Stephen Chalke was named Statistician of the Year for 2015 for his contributions to the field of cricket history.
In introducing him, ACS Chairman John Bryant said that every academic History Department has its specialists in both ancient and modern history; having dabbled himself in the cricket of the 18th century – ancient history in the context of our game – he was delighted to salute one of the foremost historians of modern cricket.
Stephen began writing cricket books in 1997, with Runs in the Memory, on county cricket of the 1950s, and since then has greatly added to cricket’s historical account, writing more than a dozen further books. His forte has been capturing the memories and achievements of stalwarts of the county game from the 1950s-1970s – not the Test superstars of their time, but players of the calibre of Bomber Wells, Tom Cartwright and Don Shepherd, fine cricketers all, and the type of player without whom the county game as we know it would not exist. Through the Yorkshire Oral History, Stephen interviewed players such as Brian Close and Bob Appleyard.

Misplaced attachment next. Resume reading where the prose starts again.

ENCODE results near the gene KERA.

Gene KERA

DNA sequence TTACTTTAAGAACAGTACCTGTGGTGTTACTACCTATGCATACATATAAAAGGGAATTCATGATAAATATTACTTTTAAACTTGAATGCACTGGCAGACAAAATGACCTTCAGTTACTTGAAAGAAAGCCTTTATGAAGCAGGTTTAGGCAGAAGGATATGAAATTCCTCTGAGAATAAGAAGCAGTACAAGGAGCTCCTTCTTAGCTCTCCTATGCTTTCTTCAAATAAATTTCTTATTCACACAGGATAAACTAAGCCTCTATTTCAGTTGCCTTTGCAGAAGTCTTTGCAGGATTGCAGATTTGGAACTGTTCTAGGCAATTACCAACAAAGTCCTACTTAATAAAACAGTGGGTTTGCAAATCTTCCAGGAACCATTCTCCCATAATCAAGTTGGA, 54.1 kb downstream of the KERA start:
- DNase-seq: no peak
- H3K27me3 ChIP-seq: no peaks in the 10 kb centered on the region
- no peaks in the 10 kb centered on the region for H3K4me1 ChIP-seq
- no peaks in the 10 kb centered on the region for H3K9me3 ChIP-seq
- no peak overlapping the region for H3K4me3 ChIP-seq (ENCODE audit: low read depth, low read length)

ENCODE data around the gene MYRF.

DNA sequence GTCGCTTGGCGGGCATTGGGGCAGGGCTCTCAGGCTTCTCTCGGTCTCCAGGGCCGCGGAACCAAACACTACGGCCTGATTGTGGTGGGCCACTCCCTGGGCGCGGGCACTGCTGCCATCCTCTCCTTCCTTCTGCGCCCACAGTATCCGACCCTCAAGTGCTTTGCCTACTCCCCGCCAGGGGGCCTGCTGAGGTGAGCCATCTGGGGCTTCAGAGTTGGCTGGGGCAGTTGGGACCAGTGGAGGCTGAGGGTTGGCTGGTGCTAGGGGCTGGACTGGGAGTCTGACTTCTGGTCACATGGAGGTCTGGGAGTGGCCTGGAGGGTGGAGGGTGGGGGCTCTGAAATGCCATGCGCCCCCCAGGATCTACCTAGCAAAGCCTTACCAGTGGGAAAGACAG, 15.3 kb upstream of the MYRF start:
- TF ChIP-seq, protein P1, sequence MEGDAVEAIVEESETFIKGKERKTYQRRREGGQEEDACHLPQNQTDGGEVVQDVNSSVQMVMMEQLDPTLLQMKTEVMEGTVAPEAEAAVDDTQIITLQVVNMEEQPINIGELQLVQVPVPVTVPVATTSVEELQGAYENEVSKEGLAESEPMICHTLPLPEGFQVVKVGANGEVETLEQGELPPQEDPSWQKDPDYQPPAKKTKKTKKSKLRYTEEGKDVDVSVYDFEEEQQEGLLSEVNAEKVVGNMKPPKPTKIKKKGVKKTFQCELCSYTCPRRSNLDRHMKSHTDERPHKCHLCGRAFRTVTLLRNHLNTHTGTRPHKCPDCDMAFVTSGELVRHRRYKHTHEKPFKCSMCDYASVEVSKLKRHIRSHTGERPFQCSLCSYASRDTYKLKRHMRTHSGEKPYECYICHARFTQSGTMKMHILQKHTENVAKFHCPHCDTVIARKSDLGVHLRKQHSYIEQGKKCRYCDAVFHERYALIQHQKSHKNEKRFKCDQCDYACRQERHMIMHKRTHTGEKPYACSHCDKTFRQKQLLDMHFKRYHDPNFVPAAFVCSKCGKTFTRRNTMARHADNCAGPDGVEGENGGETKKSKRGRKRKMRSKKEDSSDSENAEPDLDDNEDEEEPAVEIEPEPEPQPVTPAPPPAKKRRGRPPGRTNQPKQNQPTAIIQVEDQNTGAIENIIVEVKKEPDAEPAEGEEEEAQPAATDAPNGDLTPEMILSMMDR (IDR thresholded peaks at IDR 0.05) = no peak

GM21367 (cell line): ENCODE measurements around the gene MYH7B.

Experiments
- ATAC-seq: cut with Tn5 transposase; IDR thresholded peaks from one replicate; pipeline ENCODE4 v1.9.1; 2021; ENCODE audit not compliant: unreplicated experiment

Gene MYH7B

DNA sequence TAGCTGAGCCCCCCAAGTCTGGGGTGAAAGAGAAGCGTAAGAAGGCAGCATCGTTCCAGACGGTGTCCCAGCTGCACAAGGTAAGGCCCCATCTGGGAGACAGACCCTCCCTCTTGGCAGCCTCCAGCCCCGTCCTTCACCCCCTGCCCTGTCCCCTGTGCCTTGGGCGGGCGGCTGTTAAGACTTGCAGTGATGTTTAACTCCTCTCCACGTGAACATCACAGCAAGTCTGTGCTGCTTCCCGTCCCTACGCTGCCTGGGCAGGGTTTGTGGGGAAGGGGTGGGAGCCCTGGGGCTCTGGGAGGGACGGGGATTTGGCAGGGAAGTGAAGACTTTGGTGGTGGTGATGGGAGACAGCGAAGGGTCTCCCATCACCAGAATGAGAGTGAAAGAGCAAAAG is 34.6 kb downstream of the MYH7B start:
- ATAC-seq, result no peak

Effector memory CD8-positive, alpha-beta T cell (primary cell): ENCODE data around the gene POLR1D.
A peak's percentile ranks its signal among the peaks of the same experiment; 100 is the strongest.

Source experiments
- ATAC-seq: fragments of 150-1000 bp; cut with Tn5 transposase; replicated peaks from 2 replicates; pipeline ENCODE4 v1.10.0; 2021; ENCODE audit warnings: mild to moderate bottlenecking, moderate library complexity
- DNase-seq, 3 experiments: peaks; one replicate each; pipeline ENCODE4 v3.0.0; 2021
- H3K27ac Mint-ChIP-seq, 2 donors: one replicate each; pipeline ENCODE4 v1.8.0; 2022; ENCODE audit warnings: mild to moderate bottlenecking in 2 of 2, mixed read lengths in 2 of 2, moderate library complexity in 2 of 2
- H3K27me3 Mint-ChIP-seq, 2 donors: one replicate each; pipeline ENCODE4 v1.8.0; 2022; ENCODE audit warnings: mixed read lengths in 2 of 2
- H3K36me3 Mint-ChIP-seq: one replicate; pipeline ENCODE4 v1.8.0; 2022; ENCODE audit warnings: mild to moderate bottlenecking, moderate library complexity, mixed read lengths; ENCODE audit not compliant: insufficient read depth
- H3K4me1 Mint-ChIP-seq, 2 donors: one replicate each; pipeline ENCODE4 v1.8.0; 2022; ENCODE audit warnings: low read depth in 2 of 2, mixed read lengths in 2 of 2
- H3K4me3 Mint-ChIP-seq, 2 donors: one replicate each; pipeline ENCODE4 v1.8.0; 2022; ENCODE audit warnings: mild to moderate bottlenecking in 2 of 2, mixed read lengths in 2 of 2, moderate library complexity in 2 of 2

His work has not only resulted in the preservation of rich memories and historical detail that would otherwise have been lost for ever; it has also made him the first port of call for anyone carrying out work on the county cricket of these decades. Any modern cricket historian will have shelves full of books bearing Stephen’s Fairfield imprint.
In 2015, he published Summer’s Crown, a well-received and encyclopaedic history of the County Championship, which has been shortlisted for several national awards.